Stamp duty, a tax on house purchases, will be cut to help families to afford to buy homes, British finance minister Kwasi Kwarteng said, with threshold at which it is first paid doubling to 250,000 pounds ($280,000) for home movers.
The nil-band threshold for first-time buyers will also increase to 425,000 from 300,000 pounds, he told lawmakers on Friday, adding that the changes are permanent and effective immediately.
"The steps we've taken today mean 200,000 more people will be taken out of paying stamp duty altogether," he said in a tax-cutting mini-budget designed to spur economic growth.
Stamp duty, payable in England and Northern Ireland, is a graduated tax, which rises in steps to 12% on the portion of the property price above 1.5 million pounds.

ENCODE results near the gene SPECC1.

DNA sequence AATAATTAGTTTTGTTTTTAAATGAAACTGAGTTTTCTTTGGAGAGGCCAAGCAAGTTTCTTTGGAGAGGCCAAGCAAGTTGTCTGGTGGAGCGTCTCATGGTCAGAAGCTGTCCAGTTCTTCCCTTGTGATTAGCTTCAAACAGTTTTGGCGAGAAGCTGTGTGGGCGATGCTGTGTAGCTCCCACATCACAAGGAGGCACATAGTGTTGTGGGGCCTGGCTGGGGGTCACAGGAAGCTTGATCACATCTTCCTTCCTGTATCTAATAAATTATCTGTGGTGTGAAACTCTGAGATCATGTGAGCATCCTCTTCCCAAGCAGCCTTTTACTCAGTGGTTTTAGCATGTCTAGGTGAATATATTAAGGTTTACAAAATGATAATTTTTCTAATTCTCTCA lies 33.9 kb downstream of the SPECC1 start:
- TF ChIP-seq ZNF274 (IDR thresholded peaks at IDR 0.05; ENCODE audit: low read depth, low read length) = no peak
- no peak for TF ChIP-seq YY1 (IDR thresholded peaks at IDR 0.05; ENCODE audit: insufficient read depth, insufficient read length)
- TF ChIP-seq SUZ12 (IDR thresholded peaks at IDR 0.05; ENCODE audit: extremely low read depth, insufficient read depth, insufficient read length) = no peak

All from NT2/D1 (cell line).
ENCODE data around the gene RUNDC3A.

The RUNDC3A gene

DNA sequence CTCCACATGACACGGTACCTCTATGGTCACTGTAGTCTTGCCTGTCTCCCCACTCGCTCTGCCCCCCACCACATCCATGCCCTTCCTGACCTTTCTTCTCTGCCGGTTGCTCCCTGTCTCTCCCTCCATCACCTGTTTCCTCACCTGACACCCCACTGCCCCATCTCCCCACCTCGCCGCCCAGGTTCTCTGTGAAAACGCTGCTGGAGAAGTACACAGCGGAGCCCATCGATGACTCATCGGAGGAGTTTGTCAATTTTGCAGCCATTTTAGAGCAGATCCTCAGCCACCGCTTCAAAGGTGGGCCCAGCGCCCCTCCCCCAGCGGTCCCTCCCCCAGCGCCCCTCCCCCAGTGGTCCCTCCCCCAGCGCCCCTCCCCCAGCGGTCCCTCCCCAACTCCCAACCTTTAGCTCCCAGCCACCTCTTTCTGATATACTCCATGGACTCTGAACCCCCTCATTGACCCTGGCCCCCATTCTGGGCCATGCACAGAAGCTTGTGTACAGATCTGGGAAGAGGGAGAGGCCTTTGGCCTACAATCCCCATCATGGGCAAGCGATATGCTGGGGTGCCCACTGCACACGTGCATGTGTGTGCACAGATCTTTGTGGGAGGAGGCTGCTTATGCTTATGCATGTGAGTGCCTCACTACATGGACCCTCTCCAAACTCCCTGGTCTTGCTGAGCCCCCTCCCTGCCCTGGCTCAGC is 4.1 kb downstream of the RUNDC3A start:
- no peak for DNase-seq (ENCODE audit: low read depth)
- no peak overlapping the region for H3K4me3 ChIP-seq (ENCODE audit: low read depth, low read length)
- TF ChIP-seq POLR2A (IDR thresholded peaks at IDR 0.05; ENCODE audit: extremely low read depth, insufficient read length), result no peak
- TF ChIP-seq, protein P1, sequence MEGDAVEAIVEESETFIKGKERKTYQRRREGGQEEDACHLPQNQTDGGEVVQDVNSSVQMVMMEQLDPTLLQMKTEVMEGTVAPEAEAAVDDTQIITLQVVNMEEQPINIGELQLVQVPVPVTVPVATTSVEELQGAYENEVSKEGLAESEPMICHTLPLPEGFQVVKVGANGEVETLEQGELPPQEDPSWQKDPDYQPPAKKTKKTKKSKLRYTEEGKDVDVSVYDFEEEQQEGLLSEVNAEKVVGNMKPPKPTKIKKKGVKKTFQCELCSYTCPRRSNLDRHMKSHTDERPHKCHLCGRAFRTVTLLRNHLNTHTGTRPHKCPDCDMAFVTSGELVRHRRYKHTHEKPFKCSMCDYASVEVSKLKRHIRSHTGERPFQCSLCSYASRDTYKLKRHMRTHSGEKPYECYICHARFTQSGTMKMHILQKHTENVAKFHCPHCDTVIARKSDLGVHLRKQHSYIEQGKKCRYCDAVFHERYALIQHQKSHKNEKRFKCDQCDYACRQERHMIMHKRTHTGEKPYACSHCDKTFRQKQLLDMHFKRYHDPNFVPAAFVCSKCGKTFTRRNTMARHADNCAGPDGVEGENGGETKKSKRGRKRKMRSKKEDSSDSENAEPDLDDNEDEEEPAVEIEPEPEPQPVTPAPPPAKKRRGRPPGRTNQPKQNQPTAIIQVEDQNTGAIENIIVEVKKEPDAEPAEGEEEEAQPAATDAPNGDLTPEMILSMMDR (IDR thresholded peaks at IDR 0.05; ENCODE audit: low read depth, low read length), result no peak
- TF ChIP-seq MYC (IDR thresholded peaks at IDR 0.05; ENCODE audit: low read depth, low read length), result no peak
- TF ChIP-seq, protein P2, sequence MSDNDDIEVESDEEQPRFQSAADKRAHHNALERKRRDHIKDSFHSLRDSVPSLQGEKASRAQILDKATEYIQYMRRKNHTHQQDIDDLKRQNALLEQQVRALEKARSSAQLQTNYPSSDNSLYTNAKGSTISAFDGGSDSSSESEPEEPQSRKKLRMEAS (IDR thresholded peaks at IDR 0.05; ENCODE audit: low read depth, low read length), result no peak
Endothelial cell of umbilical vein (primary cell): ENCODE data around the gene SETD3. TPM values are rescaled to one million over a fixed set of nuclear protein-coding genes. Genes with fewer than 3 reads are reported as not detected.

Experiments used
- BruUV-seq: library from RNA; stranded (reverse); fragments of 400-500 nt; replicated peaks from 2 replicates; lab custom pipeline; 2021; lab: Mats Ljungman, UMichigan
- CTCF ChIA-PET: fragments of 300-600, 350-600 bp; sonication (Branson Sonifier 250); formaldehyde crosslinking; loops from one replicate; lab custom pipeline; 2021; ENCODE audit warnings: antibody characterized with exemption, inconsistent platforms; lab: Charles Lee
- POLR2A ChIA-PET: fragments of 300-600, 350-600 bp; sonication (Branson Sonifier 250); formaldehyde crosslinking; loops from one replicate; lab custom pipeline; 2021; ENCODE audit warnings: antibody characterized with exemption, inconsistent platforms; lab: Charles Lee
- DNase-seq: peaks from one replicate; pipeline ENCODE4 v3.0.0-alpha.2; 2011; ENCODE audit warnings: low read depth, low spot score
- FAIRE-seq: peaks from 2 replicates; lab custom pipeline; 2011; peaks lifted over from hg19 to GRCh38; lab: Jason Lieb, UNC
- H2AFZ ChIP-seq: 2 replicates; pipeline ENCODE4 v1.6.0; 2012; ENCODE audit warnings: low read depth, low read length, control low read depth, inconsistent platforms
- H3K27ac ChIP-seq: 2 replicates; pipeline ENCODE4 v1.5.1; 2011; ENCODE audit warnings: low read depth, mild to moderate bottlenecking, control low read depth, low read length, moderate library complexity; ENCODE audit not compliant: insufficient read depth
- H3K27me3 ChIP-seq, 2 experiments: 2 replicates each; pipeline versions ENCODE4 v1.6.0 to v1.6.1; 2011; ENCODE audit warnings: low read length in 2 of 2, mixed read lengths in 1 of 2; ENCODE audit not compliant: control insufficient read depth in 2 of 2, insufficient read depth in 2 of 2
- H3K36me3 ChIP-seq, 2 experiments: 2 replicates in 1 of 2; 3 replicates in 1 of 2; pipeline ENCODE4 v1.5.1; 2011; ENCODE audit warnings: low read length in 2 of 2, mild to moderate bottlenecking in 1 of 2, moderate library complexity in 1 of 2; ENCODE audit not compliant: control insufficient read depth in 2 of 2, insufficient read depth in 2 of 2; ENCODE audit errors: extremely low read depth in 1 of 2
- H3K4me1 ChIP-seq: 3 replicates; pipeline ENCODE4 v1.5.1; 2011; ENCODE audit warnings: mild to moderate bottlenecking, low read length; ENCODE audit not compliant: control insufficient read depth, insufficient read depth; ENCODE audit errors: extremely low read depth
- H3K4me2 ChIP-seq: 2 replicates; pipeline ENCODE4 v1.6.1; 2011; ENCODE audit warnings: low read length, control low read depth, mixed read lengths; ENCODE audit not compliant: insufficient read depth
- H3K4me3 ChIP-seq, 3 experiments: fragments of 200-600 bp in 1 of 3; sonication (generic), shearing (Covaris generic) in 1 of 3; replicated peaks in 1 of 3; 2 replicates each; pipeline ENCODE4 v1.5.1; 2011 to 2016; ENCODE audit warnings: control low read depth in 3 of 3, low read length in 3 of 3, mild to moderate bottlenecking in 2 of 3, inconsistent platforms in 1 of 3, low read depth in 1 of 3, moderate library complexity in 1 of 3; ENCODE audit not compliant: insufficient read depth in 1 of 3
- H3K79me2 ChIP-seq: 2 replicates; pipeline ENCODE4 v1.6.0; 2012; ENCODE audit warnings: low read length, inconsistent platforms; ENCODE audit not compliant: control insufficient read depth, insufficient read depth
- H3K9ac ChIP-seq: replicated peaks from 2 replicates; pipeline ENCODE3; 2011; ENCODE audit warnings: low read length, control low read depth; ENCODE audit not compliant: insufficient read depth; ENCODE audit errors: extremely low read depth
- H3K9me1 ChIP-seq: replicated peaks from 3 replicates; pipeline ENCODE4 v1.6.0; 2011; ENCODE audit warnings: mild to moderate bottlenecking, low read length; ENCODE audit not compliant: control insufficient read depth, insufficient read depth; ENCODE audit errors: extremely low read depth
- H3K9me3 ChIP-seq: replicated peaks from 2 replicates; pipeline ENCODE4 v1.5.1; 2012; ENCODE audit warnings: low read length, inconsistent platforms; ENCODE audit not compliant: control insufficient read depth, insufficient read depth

There was a stamp duty holiday during the COVID-19 pandemic, which initially increased the nil band to 500,000 pounds, stimulating a market which rose to record levels.
Shares in builders rose after the cuts were announced, with the UK's housebuilders' index up around 2%.
The likely announcement of reductions in the tax had been reported in the media, prompting broker Investec to say on Wednesday that cuts would support the housing market, but rising interest rates, the cost-of-living crisis and fears of higher unemployment would remain dominant.
($1 = 0.8937 pounds) (Reporting by Paul Sandle, David Milliken and Kylie MacLellan; editing by Alistair Smout)